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Arista Aims Squarely At Cisco, Juniper With New Switching And Routing Platform

The new 7500R Series -- a combined switching and router platform designed to make cloud routing as scalable and simple as data center switching -- is something customers have been asking for, says one Arista partner.

Red-hot networking startup Arista Networks is aiming to disrupt the $41 billion switching and router market – and leader Cisco Systems -- with a new platform targeting cloud service providers and next-generation enterprise data centers.

The Santa Clara, Calif.-based company Tuesday launched its 7500R Series, a combined switching and router platform designed to make cloud routing as scalable and simple as data center switching. The architecture, dubbed "Universal Spine," creates a new option for customers compared with a traditional core router, said Andrew Fisher, CEO of Myriad Supply, a New York-based solution provider and Arista partner that's ranked No. 289 on the CRN 2015 Solution Provider 500 list.

"We've had clients that have been asking us about this for some time now, so we're definitely incorporating this into our portfolio immediately," said Fisher. "The Web 2.0-type companies, the 'X' as-a-service companies and some of our data center clients have been inquiring about it already."

[Related: Robbins Shakes Up Cisco's Engineering Business: 8 Things You Need To Know ]

The 7500R builds upon Arista's 7500E Series of modular switches and provides 100GbE density and large table sizes in a single chassis. The architecture is based on Broadcom silicon and is enhanced with routing code from Arista's Extensible Operating System.

The new series includes the vendor's FlexRoute software that supports up to 1 million routes with MPLS, segment routing and Ethernet virtual private network protocol support. Pricing for the 7500R series starts at $3,000 per 100GbE port.

Arista did not respond to a request for comment by press time. The company’s entrance into the routing market, however, comes after a strong overall showing last year, in which the company reported revenue of $838 million for fiscal year 2015, ended Dec. 31, up 43 percent compared with 2014.

In Cisco's most recent quarter, the networking giant saw a drop in revenue in switching revenue, which fell 4 percent to $3.48 billion; and its data center business, which declined 3 percent to $822 million.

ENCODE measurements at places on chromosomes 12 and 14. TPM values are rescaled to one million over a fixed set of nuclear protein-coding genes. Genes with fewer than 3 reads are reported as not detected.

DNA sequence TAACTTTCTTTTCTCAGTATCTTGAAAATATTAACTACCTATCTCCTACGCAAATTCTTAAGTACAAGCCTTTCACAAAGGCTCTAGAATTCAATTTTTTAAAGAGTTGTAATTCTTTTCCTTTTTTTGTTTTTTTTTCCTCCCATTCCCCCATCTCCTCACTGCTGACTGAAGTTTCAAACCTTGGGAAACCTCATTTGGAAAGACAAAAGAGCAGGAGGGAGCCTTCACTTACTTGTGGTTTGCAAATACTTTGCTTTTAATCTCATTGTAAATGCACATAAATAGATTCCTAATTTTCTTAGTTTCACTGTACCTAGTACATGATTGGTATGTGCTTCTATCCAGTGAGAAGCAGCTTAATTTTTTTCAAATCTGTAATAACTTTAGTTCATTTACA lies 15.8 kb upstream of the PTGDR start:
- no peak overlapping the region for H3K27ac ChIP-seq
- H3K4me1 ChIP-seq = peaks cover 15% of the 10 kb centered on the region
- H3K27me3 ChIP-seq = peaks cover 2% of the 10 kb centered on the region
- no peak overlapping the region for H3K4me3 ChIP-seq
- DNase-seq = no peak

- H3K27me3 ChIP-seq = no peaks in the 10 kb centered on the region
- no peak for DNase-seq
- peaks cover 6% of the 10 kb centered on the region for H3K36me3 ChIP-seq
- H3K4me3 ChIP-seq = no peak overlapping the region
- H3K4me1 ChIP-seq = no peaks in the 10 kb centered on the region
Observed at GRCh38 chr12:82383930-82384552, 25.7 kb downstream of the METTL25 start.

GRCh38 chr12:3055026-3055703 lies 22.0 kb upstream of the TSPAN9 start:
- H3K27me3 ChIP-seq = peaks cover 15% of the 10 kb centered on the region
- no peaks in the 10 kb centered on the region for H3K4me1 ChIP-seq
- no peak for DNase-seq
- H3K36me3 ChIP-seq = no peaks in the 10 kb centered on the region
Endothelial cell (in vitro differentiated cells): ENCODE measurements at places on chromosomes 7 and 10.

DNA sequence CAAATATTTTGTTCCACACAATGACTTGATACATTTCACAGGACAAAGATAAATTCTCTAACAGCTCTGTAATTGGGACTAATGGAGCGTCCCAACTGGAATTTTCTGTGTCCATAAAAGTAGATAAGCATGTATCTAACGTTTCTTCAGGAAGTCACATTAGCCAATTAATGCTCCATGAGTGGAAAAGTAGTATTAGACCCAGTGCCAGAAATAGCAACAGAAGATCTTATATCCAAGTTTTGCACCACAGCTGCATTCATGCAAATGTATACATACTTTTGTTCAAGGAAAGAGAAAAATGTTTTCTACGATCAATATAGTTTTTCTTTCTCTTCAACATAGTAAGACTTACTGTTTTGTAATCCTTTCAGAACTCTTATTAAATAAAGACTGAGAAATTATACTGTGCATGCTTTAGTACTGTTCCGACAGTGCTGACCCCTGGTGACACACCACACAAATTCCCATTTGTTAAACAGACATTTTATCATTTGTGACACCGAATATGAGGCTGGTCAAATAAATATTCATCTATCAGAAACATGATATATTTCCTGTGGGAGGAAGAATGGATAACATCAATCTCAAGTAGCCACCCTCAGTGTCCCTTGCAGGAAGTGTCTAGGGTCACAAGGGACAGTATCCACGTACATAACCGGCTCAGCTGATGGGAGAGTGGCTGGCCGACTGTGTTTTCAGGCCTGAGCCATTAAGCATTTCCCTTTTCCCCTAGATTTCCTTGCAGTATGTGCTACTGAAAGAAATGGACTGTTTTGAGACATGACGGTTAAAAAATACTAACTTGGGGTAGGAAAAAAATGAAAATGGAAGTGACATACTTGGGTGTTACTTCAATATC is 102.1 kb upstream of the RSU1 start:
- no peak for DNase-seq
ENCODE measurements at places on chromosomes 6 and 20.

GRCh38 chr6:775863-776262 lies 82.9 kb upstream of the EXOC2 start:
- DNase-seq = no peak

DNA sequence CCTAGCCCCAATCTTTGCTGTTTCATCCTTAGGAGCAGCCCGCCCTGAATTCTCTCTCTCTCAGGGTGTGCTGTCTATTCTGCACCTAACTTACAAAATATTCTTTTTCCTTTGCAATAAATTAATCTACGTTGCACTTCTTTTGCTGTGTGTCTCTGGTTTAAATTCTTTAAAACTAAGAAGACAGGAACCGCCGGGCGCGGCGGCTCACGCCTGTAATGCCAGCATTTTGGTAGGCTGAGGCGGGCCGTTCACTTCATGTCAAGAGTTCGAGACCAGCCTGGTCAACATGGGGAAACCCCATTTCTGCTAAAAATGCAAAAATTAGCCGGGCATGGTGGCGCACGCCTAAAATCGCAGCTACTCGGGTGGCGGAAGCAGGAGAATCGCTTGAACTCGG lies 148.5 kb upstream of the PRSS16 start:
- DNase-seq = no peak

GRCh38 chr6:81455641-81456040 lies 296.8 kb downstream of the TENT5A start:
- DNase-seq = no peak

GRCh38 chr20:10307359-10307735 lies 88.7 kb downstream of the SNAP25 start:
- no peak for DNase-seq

Cisco declined to comment on Arista's entrance into the market.

Myriad Supply’s Fisher said it's possible that Arista's new architecture could disrupt Cisco as well as Juniper Networks in the long term.

"The way that [Arista] disrupted the switching market was they picked a very specific vertical, which was finance at the time, and just built a product that was custom-designed for the needs of that market. So if they are able to make a dent, it's going to be one vertical at a time," said Fisher.

Cisco owns a massive 69 percent of the worldwide enterprise routing market and 61 percent of the enterprise switching shares, according to recent data from Synergy Research Group. Worldwide switching and router revenue hit $41 billion in 2015, up 3 percent from 2014, with most of the growth coming from enterprise switching, according to Synergy Research.


On the service provider side, Cisco owns 42 percent of the worldwide routing market, followed by Juniper, Alcatel-Lucent and Huawei, which all own double-digit percentage shares, according to Synergy Research.

"Despite challenges on a variety of fronts, Cisco is successfully maintaining its position as the dominant supplier of switching and router technology with revenues about seven times the size of its nearest rival," said Jeremy Duke, founder of Synergy Research Group.

San Jose, Calif.-based Cisco and Arista have also been battling it out in court since 2014, with Cisco saying the startup infringed on a number of its patents and had stolen Cisco-copyrighted material. Cisco is ultimately trying to halt the import of Arista products.

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